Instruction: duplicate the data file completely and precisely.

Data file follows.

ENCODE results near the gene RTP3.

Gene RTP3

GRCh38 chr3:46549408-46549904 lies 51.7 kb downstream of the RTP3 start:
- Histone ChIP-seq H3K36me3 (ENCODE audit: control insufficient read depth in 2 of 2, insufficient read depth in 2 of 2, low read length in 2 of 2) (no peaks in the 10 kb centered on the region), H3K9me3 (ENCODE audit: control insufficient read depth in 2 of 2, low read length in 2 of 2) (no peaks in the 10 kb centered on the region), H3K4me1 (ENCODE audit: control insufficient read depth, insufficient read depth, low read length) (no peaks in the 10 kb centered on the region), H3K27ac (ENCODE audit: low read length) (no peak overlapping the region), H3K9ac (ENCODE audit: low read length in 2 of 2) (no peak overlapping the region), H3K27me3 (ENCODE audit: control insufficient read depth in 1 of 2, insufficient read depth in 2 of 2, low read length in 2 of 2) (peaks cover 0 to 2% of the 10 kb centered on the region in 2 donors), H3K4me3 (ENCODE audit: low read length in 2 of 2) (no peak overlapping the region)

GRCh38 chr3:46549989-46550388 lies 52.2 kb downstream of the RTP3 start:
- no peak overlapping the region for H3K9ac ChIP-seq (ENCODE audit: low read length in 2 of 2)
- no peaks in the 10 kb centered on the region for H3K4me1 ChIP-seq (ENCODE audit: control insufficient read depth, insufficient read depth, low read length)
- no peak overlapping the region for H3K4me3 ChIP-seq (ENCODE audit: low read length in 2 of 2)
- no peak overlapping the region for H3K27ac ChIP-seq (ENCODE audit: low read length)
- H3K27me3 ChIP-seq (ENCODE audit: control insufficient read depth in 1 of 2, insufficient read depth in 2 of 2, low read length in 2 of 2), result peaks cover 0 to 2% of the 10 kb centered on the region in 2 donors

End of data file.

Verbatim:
ENCODE results near the gene RTP3.

Gene RTP3

GRCh38 chr3:46549408-46549904 lies 51.7 kb downstream of the RTP3 start:
- Histone ChIP-seq H3K36me3 (ENCODE audit: control insufficient read depth in 2 of 2, insufficient read depth in 2 of 2, low read length in 2 of 2) (no peaks in the 10 kb centered on the region), H3K9me3 (ENCODE audit: control insufficient read depth in 2 of 2, low read length in 2 of 2) (no peaks in the 10 kb centered on the region), H3K4me1 (ENCODE audit: control insufficient read depth, insufficient read depth, low read length) (no peaks in the 10 kb centered on the region), H3K27ac (ENCODE audit: low read length) (no peak overlapping the region), H3K9ac (ENCODE audit: low read length in 2 of 2) (no peak overlapping the region), H3K27me3 (ENCODE audit: control insufficient read depth in 1 of 2, insufficient read depth in 2 of 2, low read length in 2 of 2) (peaks cover 0 to 2% of the 10 kb centered on the region in 2 donors), H3K4me3 (ENCODE audit: low read length in 2 of 2) (no peak overlapping the region)

GRCh38 chr3:46549989-46550388 lies 52.2 kb downstream of the RTP3 start:
- no peak overlapping the region for H3K9ac ChIP-seq (ENCODE audit: low read length in 2 of 2)
- no peaks in the 10 kb centered on the region for H3K4me1 ChIP-seq (ENCODE audit: control insufficient read depth, insufficient read depth, low read length)
- no peak overlapping the region for H3K4me3 ChIP-seq (ENCODE audit: low read length in 2 of 2)
- no peak overlapping the region for H3K27ac ChIP-seq (ENCODE audit: low read length)
- H3K27me3 ChIP-seq (ENCODE audit: control insufficient read depth in 1 of 2, insufficient read depth in 2 of 2, low read length in 2 of 2), result peaks cover 0 to 2% of the 10 kb centered on the region in 2 donors